Categorizing and Spatializing: How the Mind Organizes Knowledge
The world presents a vivid array of sights and sounds to the human observer. How do we make sense of this rich sensory input and organize it in our minds? In this talk, I will discuss two kinds of mental organization that pervade human cognition: categories and spatial representations. In research conducted in close collaboration with my undergraduate students, I have found evidence for categorically and spatially organized knowledge in a variety of domains, including color, objects, number, and emotion. We have shown, moreover, that such knowledge is connected to the world around us, and to the languages we speak, in novel and often surprising ways. For instance, we have found that (a) mental categories often reflect, and are shaped by, the words of our native language, but that forces beyond language also influence the categories we possess; and that (b) diverse forms of quantitative knowledge are spatialized in a common mental format. Our findings provide new insight into the language-thought interface and the perceptual foundations of abstract thinking, pointing to exciting future directions for faculty-student collaborative research on human cognition.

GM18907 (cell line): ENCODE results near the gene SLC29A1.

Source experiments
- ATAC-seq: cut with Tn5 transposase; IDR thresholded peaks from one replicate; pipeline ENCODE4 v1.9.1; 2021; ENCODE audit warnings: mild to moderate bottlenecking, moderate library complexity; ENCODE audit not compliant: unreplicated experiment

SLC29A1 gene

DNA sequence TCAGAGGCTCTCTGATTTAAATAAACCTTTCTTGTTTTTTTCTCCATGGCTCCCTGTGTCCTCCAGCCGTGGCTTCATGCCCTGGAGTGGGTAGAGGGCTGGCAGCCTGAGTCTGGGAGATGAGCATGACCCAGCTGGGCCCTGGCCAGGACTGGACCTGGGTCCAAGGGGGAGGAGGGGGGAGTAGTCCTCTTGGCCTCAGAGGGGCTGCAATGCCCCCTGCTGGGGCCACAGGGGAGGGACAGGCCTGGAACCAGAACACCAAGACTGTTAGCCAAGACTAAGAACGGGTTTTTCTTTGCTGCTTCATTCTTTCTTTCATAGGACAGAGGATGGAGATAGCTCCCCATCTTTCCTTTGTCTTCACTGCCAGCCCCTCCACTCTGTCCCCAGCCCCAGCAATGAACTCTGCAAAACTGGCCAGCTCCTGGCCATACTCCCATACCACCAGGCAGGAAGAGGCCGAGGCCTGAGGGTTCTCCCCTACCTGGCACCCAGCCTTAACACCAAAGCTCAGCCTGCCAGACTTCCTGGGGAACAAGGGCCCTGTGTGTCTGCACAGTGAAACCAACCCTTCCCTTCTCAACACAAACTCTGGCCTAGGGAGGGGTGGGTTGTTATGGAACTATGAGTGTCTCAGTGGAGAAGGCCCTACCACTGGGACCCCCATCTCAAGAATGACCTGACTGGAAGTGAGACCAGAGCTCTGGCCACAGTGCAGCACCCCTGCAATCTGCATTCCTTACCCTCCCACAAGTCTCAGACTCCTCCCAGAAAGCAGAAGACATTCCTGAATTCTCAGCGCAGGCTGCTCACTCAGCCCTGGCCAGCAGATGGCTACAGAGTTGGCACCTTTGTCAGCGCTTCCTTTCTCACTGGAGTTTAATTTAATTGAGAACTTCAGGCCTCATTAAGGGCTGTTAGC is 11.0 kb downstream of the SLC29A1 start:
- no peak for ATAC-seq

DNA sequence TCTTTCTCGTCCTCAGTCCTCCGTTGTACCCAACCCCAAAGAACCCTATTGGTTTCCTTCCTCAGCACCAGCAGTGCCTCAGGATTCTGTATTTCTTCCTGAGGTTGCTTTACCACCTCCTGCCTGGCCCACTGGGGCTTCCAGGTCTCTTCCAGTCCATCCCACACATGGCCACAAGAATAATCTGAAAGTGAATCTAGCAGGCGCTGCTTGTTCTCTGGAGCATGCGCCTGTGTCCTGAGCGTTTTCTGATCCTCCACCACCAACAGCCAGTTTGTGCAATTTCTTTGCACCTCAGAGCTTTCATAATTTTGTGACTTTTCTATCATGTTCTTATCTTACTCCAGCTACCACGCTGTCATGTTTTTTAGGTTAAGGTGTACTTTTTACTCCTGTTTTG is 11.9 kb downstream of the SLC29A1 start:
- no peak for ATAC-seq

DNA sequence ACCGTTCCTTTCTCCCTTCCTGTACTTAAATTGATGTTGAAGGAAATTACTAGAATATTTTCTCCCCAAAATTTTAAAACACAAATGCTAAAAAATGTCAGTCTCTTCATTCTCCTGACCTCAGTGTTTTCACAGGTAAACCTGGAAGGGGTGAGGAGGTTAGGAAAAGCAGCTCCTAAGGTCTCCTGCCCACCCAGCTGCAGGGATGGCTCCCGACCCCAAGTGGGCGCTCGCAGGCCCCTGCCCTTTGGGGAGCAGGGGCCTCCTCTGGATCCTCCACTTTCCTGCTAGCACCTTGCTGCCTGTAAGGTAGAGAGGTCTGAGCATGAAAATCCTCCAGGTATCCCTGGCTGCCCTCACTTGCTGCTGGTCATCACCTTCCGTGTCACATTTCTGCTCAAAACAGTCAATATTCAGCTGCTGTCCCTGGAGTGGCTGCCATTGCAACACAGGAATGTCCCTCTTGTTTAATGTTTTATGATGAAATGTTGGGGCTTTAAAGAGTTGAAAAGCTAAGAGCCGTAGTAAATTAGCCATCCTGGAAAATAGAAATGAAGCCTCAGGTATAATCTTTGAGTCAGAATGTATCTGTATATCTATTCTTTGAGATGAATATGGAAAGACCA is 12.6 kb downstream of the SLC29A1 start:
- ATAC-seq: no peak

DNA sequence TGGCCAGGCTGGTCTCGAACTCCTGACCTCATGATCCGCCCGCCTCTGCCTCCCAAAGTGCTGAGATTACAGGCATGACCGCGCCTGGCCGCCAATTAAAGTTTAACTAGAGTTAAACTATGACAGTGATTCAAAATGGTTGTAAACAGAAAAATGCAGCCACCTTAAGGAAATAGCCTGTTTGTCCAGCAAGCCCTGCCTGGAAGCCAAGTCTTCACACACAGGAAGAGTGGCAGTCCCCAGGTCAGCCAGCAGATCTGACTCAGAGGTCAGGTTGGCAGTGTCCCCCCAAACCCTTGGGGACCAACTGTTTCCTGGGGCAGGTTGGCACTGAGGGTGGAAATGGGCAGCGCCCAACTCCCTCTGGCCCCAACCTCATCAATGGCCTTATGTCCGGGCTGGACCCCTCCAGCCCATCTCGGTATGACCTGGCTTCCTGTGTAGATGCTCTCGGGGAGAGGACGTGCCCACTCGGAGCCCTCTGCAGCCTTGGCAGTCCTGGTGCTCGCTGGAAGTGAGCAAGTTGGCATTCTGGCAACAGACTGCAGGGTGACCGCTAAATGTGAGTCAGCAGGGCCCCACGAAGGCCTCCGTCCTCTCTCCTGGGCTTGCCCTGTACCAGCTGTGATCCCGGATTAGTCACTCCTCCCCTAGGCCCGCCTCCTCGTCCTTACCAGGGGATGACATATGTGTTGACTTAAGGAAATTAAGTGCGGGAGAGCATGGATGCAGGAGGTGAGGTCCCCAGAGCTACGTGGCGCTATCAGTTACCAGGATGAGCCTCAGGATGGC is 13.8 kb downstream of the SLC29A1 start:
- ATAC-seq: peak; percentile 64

Pizza will be served!
Thursday, November 21, 2019 at 4:30pm to 6:00pm
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